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It's not easy to be transgender. Any gender non-conforming expression is scrutinized by the general public and, as we talk more and more about the rights everyone should have, trans people come under fire.


That's why it's great that Twitter user @wondyful started the #TransLooksLikeThis hashtag last week. Their experience within the trans community led them to feel that they were being pushed out for not fitting a specific look.



The tag took off, with others posting photos of themselves to explain what being trans looks like.

And it looks pretty great!




While the visibility of trans rights has increased, trans people themselves can feel very left out.

That's why it's important for trans people of all backgrounds to have a voice.




Trans issues have been in the news lately, especially with attacks from the Trump administration. President Trump is trying to roll out limits on transgender people in the military. Additionally, his administration is looking to establish a legal definition of gender that ties it to sex under Title IX protections.

But many are speaking out against this erasure. With the control of the House of Representatives shifting sides, a new task force on transgender rights is working to fight the administration's attempts to invalidate the very lives of trans people. And across the globe, people are protesting inhumane treatment and the reductions in rights for those who are transgender.

In all this, it's important to remember not every trans person can transition, nor does every trans person want to transition. Their gender identity and gender expression are not tied to the binary most are used to. People have their preferred pronouns and it's important to respect them.

Clint Patterson/Unsplash

Conspiracy theories are beliefs that there are covert powers that be changing the course of history for their own benefits. It's how we see the rise of QAnon conspiracies and people storming the capital.

Why do people fall for them? Well some research has looked into the reasons for that.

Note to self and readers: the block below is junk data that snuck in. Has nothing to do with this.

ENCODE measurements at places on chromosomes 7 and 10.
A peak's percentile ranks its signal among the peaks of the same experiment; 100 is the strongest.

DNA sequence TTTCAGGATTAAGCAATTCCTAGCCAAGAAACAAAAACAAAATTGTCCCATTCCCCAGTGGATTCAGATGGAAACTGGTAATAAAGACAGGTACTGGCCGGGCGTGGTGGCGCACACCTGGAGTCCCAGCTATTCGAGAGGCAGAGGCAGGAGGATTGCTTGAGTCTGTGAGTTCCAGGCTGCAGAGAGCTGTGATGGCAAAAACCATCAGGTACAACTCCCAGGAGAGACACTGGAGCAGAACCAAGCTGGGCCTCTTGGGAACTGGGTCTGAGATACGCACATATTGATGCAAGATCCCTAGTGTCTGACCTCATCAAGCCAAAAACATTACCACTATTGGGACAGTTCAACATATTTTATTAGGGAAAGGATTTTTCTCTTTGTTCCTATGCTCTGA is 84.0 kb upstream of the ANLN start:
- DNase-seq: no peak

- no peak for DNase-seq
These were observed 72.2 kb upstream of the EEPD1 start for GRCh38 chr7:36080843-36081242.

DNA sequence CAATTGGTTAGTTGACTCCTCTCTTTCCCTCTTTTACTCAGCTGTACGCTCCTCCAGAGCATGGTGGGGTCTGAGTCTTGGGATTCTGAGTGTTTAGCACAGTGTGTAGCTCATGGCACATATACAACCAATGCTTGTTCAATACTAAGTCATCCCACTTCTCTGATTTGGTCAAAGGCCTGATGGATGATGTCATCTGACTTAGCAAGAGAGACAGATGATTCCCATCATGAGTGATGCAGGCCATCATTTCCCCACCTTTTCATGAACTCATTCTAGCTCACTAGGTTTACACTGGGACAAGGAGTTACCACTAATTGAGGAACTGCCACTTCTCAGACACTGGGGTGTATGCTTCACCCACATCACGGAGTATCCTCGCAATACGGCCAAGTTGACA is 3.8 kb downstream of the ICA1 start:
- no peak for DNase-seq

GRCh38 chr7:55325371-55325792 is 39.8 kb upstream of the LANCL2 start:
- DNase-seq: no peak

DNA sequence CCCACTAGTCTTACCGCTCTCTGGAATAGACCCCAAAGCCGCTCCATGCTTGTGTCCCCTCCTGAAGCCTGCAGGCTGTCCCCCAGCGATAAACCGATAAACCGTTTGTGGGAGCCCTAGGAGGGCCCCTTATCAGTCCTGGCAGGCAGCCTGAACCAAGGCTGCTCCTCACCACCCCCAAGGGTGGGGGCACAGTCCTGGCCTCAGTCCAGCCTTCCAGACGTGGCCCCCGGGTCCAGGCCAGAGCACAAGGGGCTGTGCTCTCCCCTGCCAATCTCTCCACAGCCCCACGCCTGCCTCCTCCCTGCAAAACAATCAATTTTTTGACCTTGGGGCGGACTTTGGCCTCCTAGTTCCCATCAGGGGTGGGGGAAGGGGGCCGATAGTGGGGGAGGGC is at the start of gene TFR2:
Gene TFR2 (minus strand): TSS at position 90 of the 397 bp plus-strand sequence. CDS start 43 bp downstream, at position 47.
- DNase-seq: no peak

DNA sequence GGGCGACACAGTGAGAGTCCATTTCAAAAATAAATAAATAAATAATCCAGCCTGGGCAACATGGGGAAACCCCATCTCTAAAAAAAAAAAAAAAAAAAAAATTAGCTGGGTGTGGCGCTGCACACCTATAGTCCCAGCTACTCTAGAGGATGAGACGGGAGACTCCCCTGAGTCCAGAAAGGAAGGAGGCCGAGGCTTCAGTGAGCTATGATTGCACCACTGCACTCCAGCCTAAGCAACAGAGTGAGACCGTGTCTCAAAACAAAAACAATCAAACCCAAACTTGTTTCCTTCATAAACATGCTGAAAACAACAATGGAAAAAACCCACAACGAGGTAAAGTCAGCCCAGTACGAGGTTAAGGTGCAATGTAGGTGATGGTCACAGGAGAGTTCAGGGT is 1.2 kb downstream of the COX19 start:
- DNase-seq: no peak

The Association for Psychological Science published a paper that reviewed some of the research:

"This research suggests that people may be drawn to conspiracy theories when—compared with nonconspiracy explanations—they promise to satisfy important social psychological motives that can be characterized as epistemic (e.g., the desire for understanding, accuracy, and subjective certainty), existential (e.g., the desire for control and security), and social (e.g., the desire to maintain a positive image of the self or group)."

Whatever the motivations may be, we wanted to know which convoluted stories became apart of peoples consciousness enough for them to believe it.

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Image by Enrique Meseguer from Pixabay

I hate ghosts, even if it's Casper. My life is already stressful enough. I don't need to creeped out by spirits from the beyond. Shouldn't they be resting and basking in the glow of the great beyond instead of menacing the rest of us?

The paranormal seems to be consistently in unrest, which sounds like death isn't any more fun or tranquil than life. So much for something to look forward to.

Some ghosts just like to scare it up. It's not always like "Ghosthunters" the show.

Redditor u/Murky-Increase4705 wanted to hear about all the times we've faced some hauntings that left us shook, by asking:

Reddit, what are your creepy encounters with something that you are convinced was paranormal?
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Image by Denise Husted from Pixabay

The past year brought about much anxiety and it's been a challenge to find the light in what has felt like perpetual darkness.

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Image by Gabriela Sanda from Pixabay

A lot of talk going on about women's bodies, isn't there?

Not necessarily with women front and center as part of the conversation, unfortunately.

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